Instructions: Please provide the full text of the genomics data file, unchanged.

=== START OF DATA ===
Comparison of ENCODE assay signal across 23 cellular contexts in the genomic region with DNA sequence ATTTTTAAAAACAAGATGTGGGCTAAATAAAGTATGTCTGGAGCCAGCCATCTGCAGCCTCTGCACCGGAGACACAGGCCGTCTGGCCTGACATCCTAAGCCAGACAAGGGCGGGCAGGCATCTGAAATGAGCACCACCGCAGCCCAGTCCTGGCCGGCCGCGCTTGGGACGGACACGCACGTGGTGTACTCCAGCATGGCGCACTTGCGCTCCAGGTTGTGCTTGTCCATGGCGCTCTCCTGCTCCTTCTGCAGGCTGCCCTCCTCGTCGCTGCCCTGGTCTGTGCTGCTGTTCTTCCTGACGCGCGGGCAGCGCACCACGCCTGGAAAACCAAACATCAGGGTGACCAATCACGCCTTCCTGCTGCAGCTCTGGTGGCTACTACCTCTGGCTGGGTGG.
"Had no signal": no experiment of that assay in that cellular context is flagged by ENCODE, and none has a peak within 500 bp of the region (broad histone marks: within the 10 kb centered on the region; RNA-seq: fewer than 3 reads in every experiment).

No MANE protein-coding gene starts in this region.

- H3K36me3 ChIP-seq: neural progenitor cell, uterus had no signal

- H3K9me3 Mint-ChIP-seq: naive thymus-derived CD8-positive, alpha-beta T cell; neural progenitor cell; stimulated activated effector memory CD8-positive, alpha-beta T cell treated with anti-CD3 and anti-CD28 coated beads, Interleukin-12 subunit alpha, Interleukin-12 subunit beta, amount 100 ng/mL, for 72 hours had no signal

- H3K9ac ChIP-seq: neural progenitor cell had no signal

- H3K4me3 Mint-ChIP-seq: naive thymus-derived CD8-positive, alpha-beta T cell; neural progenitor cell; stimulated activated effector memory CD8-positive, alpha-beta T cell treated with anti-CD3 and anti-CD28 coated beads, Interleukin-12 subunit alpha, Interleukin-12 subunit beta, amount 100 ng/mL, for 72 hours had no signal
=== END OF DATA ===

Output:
Comparison of ENCODE assay signal across 23 cellular contexts in the genomic region with DNA sequence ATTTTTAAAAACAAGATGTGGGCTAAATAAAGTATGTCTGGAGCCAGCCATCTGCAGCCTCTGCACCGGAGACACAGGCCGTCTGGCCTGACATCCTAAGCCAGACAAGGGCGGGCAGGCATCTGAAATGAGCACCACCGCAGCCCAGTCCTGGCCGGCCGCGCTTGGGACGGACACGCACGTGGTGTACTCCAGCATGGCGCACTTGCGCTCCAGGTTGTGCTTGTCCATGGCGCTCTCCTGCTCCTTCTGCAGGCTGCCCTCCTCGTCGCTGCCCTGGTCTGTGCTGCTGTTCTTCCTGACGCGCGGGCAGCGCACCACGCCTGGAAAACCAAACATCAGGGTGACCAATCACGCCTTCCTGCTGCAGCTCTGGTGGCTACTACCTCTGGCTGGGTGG.
"Had no signal": no experiment of that assay in that cellular context is flagged by ENCODE, and none has a peak within 500 bp of the region (broad histone marks: within the 10 kb centered on the region; RNA-seq: fewer than 3 reads in every experiment).

No MANE protein-coding gene starts in this region.

- H3K36me3 ChIP-seq: neural progenitor cell, uterus had no signal

- H3K9me3 Mint-ChIP-seq: naive thymus-derived CD8-positive, alpha-beta T cell; neural progenitor cell; stimulated activated effector memory CD8-positive, alpha-beta T cell treated with anti-CD3 and anti-CD28 coated beads, Interleukin-12 subunit alpha, Interleukin-12 subunit beta, amount 100 ng/mL, for 72 hours had no signal

- H3K9ac ChIP-seq: neural progenitor cell had no signal

- H3K4me3 Mint-ChIP-seq: naive thymus-derived CD8-positive, alpha-beta T cell; neural progenitor cell; stimulated activated effector memory CD8-positive, alpha-beta T cell treated with anti-CD3 and anti-CD28 coated beads, Interleukin-12 subunit alpha, Interleukin-12 subunit beta, amount 100 ng/mL, for 72 hours had no signal